Gailey, though, resists the need to spill too many delicious details about Francis’ murders, and if this were a true crime podcast, you would be posting two-star reviews pleading for more, more, more.  But that’s hardly the point; it only shows how entitled we readers (and listeners) have gotten to the graphic details of someone else’s worst day. The way we consume this type of entertainment is comparable to our most primitive inclinations, such as James thinking that he, a secondhand source at best, has a stronger personal claim to, say, Vera’s father’s discovered letters than she has. 

Gailey holds back on the gory specifics of the murders, but they don’t hold back while building the true crime framework around Francis’ legacy. Simple yet unsettling reminders of Daphne’s decision to let fans into the house include the plexiglass covering everything, including the family portraits on the refrigerator and the stairs leading to his bedroom and basement.  It simultaneously protects and feeds Francis’ gloom to allow outsiders to figuratively walk in his shoes.

The most amazing thing is that Francis sounds like the sweetest person ever in Vera’s flashbacks. Not in the “but Ted Bundy seemed so charming” sense, but rather as a loving husband and father (even if he frequently failed to please his stern, tense wife). According to what Vera observes and hears as a young child, Francis is more interested in life than in death; all of his acts are taken with the intention of letting light in rather than giving into darkness.  The cleverest part of Just Like Home is this: It seems obvious, beyond even Vera’s prejudice, that Francis was, at least in her eyes, a good man.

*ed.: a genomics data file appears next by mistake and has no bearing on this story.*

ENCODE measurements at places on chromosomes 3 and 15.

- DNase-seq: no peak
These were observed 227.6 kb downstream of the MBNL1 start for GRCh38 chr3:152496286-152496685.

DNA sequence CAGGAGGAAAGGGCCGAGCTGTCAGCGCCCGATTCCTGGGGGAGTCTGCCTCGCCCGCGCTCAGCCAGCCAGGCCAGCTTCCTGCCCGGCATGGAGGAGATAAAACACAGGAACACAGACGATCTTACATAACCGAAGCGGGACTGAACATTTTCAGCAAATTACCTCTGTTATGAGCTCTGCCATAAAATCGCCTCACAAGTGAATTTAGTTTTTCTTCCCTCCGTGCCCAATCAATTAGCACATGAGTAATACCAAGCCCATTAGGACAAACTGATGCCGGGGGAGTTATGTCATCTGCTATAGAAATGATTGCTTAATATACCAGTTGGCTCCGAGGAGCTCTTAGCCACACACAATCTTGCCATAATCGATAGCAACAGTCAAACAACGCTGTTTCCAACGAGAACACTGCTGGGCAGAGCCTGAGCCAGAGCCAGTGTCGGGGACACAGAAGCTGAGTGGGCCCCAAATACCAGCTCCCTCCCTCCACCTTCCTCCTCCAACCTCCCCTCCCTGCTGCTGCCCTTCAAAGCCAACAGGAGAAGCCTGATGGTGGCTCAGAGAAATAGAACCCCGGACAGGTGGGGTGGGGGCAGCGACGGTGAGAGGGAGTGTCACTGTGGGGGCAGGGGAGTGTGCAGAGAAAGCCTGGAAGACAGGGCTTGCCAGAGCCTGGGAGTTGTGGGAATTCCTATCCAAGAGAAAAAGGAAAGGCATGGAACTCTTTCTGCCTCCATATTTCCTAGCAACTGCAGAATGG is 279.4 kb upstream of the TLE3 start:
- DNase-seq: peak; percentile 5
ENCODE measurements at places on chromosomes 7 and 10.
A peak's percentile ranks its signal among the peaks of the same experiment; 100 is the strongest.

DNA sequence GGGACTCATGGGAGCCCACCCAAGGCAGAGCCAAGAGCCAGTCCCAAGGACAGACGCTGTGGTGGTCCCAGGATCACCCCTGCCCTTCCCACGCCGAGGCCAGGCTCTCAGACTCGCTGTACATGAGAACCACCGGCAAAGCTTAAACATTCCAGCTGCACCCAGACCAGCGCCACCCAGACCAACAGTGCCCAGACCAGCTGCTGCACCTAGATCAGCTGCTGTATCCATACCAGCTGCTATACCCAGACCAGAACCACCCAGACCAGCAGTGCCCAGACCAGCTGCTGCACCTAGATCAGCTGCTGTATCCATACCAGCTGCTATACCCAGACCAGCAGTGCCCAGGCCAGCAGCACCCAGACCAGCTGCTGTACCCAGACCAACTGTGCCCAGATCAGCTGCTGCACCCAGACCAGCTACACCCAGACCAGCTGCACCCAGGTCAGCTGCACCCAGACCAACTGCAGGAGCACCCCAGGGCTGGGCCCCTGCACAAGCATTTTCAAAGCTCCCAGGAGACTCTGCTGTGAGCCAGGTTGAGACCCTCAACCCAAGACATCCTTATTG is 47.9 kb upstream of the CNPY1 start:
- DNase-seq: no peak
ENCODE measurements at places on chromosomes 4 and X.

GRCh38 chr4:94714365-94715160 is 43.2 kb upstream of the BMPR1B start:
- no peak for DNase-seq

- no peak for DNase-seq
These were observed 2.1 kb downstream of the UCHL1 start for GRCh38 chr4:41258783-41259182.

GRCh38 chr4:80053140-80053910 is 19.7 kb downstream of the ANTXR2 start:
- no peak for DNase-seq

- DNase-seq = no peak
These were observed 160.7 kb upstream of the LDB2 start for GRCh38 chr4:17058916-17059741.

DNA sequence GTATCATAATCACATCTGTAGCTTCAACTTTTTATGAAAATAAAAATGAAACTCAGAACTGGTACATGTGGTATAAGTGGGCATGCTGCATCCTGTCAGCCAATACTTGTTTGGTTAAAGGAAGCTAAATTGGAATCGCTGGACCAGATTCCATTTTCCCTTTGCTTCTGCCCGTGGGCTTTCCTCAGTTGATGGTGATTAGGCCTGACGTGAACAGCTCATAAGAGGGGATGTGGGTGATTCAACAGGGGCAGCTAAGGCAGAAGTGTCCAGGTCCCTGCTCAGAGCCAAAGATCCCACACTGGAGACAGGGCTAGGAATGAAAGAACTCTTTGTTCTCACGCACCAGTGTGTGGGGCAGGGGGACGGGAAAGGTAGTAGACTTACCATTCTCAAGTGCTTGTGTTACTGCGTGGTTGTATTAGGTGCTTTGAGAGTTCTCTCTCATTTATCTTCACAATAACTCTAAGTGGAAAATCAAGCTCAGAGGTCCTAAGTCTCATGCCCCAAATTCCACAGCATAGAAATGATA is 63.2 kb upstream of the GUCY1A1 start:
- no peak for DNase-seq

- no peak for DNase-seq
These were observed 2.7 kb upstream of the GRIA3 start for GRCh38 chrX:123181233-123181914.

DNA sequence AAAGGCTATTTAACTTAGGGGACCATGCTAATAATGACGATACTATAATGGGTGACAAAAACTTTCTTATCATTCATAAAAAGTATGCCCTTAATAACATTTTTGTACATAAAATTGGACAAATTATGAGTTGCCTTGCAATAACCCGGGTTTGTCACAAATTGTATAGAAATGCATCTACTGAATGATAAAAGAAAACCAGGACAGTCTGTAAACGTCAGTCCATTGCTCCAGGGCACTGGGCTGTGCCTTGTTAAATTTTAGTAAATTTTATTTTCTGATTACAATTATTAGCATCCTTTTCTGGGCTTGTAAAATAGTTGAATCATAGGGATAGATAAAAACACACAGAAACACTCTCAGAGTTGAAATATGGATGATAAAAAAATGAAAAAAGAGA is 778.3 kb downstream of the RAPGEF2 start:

However, it has no bearing on what he did. Furthermore, just because Daphne is nearing the end of her natural life doesn’t mean she is absolved of responsibility for the way she supported Francis and retaliated against Vera.  As Vera collects the remnants of her childhood house and unearths fresh secrets, Gailey weighs these unsettling realities side by side, but the scales never quite balance: Is the house genuinely haunted, or is Vera’s imagination and past traumas coming to the surface in a familiar setting?  Was Francis trying to monitor the same tendencies he had noticed in his daughter, or did he purposefully push her toward discovering his work? What did Daphne still keep from Vera and how much did she know?

The repetitive language occasionally creates the idea that it’s hiding the plot revelations, which has the effect of allowing an experienced reader of the subgenre to predict some conclusions before Vera reaches them.  However, that doesn’t mean that everything that happens inside Crowder House has a simple explanation; on the contrary, there are a number of related issues that, by the time the book is over, raise more questions than they answer.  Considering how conditioned we are to seek the linear narrative flow of a real crime story, the ending is startlingly anarchic (even an unsolved one).